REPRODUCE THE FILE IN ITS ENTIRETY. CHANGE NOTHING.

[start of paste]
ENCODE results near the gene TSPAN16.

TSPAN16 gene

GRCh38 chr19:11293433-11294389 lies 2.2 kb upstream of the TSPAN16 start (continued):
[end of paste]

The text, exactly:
ENCODE results near the gene TSPAN16.

TSPAN16 gene

GRCh38 chr19:11293433-11294389 lies 2.2 kb upstream of the TSPAN16 start (continued):